A clinical trial investigating the use of pre-exposure prophylaxis (PrEP) to prevent HIV infection among women has been canceled after early results suggested the approach would be ineffective, according to a statement issued by FHI, which implemented the study.
The findings are unexpected, to say the least. It was just a few months ago that a trial known as iPrEx gave us solid evidence to suggest that PrEP -- the use of antiretrovirals by HIV-negative people to help prevent infection during high-risk sexual exposure -- was successful in reducing the risk of HIV infection among men who have sex with men (MSM). In fact, iPrEx was so successful that the U.S. Centers for Disease Control and Prevention (CDC) quickly created interim guidelines to help health care professionals decide whether (and how) to prescribe PrEP to HIV-negative MSM.
In its own statement on the cancellation of the FHI study, the CDC wrote:
"These preliminary results are disappointing, especially given that this approach has already been shown to be effective in reducing HIV infection among men who have sex with men (MSM). The well-conducted study included nearly 2,000 women at high risk for HIV infection in three African nations and sought to determine if a once-daily pill containing oral tenofovir and emtricitabine (FTC/TDF or Truvada) could protect women from HIV infection. While PrEP with FTC/TDF was not shown to be effective in preliminary analyses of these study results, it cannot yet be definitely determined whether this drug combination works, or does not work, to prevent HIV among women."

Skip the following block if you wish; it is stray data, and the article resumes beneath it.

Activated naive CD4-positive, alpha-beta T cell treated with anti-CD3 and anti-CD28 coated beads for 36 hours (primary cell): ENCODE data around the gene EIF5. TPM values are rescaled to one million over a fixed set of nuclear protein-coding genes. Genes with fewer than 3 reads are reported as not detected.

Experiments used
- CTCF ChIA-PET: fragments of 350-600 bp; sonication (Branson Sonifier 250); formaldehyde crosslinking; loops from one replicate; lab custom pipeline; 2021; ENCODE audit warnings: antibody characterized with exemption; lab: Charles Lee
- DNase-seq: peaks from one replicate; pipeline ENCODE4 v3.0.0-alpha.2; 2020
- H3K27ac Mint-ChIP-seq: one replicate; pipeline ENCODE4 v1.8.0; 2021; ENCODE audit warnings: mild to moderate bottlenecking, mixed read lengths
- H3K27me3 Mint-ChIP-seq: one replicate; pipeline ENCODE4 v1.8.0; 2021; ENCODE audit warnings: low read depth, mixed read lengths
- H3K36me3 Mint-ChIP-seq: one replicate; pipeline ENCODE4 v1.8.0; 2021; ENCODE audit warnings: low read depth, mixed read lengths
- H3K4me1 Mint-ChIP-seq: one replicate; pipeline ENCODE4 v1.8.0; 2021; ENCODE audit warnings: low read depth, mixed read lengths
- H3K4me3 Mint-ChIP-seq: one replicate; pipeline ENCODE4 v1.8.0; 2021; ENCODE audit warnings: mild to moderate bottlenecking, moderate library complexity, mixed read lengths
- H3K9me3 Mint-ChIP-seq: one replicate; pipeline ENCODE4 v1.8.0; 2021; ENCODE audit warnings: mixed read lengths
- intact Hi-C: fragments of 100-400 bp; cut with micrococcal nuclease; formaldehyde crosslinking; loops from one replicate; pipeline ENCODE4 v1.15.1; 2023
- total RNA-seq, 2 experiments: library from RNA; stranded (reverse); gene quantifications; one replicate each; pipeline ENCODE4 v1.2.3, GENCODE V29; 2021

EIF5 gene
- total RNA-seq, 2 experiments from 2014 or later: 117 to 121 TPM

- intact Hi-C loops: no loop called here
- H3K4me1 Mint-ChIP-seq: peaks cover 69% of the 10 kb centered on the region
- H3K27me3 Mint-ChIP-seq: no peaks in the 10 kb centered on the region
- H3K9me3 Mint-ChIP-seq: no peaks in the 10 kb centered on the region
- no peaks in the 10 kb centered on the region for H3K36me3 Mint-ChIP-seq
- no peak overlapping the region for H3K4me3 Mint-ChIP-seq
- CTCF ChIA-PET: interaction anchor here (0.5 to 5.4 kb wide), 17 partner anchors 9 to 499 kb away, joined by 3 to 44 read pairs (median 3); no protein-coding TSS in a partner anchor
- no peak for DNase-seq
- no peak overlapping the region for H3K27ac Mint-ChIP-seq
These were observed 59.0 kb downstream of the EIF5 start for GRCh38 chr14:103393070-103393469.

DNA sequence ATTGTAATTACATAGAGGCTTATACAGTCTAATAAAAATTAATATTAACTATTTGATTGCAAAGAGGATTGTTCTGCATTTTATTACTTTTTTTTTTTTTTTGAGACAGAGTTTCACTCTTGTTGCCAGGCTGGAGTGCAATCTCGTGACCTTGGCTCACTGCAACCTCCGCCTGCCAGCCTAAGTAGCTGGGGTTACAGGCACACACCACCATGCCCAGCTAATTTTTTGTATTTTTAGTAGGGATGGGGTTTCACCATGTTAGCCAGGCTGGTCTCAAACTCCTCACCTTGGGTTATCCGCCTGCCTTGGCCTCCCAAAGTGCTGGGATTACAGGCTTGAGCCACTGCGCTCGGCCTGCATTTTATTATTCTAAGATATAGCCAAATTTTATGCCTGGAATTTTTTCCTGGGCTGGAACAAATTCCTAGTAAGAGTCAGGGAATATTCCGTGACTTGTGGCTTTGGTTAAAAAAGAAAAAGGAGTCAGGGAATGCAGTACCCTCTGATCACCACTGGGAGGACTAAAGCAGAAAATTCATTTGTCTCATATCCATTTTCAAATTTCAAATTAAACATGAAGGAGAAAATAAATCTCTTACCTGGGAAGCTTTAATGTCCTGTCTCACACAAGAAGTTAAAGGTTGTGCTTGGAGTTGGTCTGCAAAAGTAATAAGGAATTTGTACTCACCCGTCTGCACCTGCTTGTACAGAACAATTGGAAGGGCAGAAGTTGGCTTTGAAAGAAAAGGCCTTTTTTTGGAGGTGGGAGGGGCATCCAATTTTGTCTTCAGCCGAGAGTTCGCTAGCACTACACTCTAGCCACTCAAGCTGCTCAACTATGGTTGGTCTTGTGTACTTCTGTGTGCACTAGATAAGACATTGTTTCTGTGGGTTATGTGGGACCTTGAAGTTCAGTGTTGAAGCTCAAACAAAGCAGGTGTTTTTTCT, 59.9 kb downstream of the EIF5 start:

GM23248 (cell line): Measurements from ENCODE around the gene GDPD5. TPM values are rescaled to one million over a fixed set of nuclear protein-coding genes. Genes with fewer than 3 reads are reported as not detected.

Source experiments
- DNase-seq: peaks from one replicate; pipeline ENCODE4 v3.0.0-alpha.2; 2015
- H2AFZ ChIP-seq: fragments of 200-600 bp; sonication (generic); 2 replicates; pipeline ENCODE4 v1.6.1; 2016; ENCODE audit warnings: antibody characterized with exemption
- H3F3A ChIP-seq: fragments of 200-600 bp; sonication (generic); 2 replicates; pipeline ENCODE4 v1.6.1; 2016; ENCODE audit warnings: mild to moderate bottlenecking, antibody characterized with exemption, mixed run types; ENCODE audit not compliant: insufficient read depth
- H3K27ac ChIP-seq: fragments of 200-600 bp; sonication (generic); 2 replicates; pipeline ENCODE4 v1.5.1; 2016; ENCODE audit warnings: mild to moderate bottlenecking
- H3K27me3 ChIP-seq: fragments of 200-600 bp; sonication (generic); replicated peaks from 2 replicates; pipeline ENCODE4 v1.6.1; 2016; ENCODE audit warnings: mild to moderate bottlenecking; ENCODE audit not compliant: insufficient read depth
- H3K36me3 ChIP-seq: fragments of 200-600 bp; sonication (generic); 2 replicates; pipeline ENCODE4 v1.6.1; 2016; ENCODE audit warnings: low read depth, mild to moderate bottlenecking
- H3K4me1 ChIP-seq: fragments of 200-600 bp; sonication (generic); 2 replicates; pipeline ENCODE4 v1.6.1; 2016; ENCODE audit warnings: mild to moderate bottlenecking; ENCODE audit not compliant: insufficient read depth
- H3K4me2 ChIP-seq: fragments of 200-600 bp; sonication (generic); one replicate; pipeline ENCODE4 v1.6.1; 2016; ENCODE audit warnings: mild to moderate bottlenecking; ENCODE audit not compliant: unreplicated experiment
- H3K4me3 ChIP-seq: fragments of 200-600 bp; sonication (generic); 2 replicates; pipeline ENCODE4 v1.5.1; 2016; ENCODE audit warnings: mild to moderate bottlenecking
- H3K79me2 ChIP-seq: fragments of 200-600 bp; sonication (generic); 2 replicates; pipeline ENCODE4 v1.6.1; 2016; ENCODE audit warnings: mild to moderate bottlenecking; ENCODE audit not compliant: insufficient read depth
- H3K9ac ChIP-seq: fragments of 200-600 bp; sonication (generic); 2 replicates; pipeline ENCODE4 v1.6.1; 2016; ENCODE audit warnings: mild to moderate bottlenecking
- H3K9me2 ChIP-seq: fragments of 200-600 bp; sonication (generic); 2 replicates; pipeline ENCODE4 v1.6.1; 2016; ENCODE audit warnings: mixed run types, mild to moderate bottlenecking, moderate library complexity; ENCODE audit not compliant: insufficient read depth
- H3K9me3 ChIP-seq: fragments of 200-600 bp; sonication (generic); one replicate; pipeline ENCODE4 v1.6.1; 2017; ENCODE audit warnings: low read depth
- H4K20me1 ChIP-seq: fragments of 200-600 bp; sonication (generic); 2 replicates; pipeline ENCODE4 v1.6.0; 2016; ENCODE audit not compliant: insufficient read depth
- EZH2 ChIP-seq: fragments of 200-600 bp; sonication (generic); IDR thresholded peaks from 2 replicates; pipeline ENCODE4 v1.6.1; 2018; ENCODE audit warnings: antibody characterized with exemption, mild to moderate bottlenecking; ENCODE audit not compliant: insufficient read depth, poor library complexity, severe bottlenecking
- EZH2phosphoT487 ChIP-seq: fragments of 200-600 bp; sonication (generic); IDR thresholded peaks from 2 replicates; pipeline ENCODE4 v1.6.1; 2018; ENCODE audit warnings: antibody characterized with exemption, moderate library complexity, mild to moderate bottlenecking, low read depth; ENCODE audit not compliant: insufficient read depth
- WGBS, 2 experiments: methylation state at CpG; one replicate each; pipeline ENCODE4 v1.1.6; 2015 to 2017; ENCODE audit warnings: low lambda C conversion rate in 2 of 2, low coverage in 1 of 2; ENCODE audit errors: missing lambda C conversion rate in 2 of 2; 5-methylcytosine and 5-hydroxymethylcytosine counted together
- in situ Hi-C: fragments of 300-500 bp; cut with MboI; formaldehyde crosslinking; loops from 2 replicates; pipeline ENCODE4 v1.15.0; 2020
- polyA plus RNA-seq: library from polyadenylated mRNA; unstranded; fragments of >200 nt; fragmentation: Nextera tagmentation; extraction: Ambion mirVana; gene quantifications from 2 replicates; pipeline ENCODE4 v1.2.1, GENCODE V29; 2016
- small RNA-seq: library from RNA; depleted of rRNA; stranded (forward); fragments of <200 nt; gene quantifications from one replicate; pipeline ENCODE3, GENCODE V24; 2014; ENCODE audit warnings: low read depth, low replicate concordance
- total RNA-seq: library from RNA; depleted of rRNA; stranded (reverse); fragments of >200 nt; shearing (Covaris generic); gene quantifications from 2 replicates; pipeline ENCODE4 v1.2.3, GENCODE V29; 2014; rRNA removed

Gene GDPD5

It's uncertain where we go from here. Other ongoing PrEP research may support or refute these findings; only time will tell. And we can hope that a deeper analysis of the FHI study (known as FEM-PrEP) will provide a logical explanation as to why Truvada would be effective as a prevention tool for MSM but not for women. (Early theories include poor adherence to the HIV meds and the possibility that, for whatever reason, oral Truvada just doesn't prevent sexual transmission of HIV vaginally as well as it prevents it anally.)
In the meantime, these findings are likely to make clinicians much more reluctant to prescribe Truvada to HIV-negative women at potentially high risk for HIV. Those who have been skeptical about the widespread use of PrEP will likely welcome this news; some feel the medical community has been too quick to embrace PrEP without fully accounting for its potential downsides. But you can't help but mourn this potentially major setback for PrEP, which, just a couple of months ago, seemed like it might be a promising new tool for women who may not have the option of using condoms with their male sexual partner.
Myles Helfand is the editorial director of TheBody.com and TheBodyPRO.com.
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